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Abstract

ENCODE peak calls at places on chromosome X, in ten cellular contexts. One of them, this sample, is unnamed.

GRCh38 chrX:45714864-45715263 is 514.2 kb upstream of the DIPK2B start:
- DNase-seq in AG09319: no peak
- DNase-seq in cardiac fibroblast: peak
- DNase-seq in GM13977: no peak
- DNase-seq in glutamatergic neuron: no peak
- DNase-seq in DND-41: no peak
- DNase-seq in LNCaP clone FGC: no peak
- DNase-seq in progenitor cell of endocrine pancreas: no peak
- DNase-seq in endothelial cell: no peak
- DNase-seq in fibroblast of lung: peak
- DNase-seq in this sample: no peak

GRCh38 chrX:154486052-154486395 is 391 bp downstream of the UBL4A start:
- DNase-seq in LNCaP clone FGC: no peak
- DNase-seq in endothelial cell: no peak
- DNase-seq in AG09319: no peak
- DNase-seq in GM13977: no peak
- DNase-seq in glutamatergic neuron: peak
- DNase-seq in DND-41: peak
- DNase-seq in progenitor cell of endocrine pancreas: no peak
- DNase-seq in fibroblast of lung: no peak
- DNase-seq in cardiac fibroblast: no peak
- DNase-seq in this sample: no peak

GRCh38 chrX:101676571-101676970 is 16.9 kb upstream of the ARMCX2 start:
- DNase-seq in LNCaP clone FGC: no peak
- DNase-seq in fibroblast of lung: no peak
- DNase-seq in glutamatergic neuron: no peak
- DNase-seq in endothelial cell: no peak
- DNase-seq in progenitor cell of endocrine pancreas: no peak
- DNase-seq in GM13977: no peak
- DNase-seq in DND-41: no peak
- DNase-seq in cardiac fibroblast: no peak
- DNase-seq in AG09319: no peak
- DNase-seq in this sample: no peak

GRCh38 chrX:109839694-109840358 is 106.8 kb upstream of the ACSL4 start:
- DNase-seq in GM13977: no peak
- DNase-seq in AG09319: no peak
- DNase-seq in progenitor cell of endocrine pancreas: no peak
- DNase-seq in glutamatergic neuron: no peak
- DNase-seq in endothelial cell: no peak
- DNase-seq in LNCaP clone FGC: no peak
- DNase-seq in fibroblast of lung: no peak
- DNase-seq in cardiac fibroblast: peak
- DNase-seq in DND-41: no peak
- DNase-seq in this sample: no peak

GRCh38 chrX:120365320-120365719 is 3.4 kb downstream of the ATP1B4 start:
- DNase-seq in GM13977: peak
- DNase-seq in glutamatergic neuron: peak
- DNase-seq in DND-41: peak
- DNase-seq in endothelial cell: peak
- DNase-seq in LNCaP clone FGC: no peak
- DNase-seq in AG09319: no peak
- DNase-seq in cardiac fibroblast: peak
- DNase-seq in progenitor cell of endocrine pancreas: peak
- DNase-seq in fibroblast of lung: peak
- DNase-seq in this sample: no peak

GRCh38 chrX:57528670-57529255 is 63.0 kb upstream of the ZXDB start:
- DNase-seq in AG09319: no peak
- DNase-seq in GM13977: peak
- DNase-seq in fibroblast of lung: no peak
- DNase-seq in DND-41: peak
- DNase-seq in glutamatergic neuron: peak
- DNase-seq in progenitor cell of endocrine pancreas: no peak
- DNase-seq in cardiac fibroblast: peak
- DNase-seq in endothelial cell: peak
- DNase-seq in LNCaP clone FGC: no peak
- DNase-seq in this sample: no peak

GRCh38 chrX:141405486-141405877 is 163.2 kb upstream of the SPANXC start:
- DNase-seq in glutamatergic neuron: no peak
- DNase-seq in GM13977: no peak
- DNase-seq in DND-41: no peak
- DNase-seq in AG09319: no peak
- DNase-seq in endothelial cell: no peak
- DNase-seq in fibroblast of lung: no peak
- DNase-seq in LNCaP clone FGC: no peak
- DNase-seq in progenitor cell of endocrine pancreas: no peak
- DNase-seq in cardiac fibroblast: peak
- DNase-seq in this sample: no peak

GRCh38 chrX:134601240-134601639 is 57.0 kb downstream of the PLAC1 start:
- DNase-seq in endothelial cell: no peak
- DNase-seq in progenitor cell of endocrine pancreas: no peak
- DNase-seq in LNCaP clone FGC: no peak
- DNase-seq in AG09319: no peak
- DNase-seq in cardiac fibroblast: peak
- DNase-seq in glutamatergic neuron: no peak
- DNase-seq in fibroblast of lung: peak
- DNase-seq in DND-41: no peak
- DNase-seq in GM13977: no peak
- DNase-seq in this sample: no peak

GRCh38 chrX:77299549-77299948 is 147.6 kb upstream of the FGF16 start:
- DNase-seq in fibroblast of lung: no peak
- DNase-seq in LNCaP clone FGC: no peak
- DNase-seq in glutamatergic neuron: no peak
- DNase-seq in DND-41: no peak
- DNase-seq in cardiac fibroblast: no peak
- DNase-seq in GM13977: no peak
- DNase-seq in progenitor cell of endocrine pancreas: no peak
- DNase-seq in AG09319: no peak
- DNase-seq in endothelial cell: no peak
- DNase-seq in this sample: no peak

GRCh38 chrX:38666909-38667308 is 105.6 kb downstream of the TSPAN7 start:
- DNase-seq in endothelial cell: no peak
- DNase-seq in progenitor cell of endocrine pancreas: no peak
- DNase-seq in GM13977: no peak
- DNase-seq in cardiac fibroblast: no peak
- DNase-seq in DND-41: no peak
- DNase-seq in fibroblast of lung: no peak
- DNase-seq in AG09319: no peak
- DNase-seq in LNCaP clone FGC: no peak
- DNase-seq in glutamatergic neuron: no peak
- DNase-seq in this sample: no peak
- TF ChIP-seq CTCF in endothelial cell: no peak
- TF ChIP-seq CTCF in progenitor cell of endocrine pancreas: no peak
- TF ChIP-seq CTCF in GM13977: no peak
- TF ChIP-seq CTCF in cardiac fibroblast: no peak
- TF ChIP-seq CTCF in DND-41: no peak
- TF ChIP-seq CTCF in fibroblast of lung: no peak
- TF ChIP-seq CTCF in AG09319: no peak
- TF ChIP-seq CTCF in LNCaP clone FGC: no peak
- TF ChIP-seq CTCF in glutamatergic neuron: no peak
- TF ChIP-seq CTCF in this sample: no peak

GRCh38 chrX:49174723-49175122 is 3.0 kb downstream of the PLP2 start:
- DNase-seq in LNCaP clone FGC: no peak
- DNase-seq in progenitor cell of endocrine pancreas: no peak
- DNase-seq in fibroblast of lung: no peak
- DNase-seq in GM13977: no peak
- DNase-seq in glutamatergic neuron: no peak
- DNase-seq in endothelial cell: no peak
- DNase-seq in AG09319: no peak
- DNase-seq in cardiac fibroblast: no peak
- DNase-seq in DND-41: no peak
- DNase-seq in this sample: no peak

The Dun Mountain ophiolite, South Island, New Zealand, records complex overprinting of mantle fabrics. Using structural observations, microstructural analysis, geothermometry, geobarometry, geochronology and rheological constraints from the Red Hills and Dun Mountain massifs, we propose that three deformation events occurred during the early stages of subduction initiation along the Permian margin of Gondwana. During the first deformation event, the lineated Two Tarns Harzburgite from the Red Hills formed in a transtensional setting associated with subduction initiation. Deformation was pervasive, homogeneous and simultaneous with boninitic melt migration through the unit; it also occurred at very fast strain rates (10−9–10−8 s−1). During the second deformation event, progressive exhumation to c. 5 kbar and cooling to 1000°C led to the localization of melt and deformation into distinct zones (Dun Mountain, and the Plateau Complex, Plagioclase Zone and Ellis Stream Complex of the Red Hills). The third deformation event resulted in continued cooling and exhumation along serpentinized faults. This history provides a rare glimpse of the coupled fabric development and melt migration that sequentially develop in the early mantle wedge during the initiation of a subduction zone.

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